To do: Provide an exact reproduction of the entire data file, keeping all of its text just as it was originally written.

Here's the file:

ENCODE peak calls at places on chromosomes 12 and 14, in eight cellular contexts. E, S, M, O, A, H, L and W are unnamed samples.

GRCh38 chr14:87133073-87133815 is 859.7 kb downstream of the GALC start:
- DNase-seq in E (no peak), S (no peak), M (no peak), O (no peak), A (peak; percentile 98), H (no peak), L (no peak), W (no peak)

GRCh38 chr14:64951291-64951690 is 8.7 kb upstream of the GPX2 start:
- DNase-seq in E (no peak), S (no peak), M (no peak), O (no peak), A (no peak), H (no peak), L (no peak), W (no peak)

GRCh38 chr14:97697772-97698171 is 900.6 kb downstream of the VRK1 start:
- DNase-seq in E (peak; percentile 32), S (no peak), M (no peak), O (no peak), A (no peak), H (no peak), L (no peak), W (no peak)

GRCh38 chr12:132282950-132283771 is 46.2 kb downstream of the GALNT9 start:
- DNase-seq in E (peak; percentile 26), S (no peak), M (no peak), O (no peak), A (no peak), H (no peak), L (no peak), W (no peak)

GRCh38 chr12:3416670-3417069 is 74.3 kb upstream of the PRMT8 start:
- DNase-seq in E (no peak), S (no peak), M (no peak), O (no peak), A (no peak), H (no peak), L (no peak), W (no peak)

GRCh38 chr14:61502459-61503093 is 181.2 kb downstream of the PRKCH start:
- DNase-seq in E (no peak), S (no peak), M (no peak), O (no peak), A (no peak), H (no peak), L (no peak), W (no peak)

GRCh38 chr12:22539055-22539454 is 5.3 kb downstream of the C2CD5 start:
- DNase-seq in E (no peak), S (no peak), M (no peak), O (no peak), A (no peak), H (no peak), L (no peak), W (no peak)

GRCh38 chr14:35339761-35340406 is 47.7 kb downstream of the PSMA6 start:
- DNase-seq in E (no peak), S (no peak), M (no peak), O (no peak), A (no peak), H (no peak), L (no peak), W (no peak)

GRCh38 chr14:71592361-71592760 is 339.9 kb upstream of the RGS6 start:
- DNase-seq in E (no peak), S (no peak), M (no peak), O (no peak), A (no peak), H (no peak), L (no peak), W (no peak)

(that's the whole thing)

ENCODE peak calls at places on chromosomes 12 and 14, in eight cellular contexts. E, S, M, O, A, H, L and W are unnamed samples.

GRCh38 chr14:87133073-87133815 is 859.7 kb downstream of the GALC start:
- DNase-seq in E (no peak), S (no peak), M (no peak), O (no peak), A (peak; percentile 98), H (no peak), L (no peak), W (no peak)

GRCh38 chr14:64951291-64951690 is 8.7 kb upstream of the GPX2 start:
- DNase-seq in E (no peak), S (no peak), M (no peak), O (no peak), A (no peak), H (no peak), L (no peak), W (no peak)

GRCh38 chr14:97697772-97698171 is 900.6 kb downstream of the VRK1 start:
- DNase-seq in E (peak; percentile 32), S (no peak), M (no peak), O (no peak), A (no peak), H (no peak), L (no peak), W (no peak)

GRCh38 chr12:132282950-132283771 is 46.2 kb downstream of the GALNT9 start:
- DNase-seq in E (peak; percentile 26), S (no peak), M (no peak), O (no peak), A (no peak), H (no peak), L (no peak), W (no peak)

GRCh38 chr12:3416670-3417069 is 74.3 kb upstream of the PRMT8 start:
- DNase-seq in E (no peak), S (no peak), M (no peak), O (no peak), A (no peak), H (no peak), L (no peak), W (no peak)

GRCh38 chr14:61502459-61503093 is 181.2 kb downstream of the PRKCH start:
- DNase-seq in E (no peak), S (no peak), M (no peak), O (no peak), A (no peak), H (no peak), L (no peak), W (no peak)

GRCh38 chr12:22539055-22539454 is 5.3 kb downstream of the C2CD5 start:
- DNase-seq in E (no peak), S (no peak), M (no peak), O (no peak), A (no peak), H (no peak), L (no peak), W (no peak)

GRCh38 chr14:35339761-35340406 is 47.7 kb downstream of the PSMA6 start:
- DNase-seq in E (no peak), S (no peak), M (no peak), O (no peak), A (no peak), H (no peak), L (no peak), W (no peak)

GRCh38 chr14:71592361-71592760 is 339.9 kb upstream of the RGS6 start:
- DNase-seq in E (no peak), S (no peak), M (no peak), O (no peak), A (no peak), H (no peak), L (no peak), W (no peak)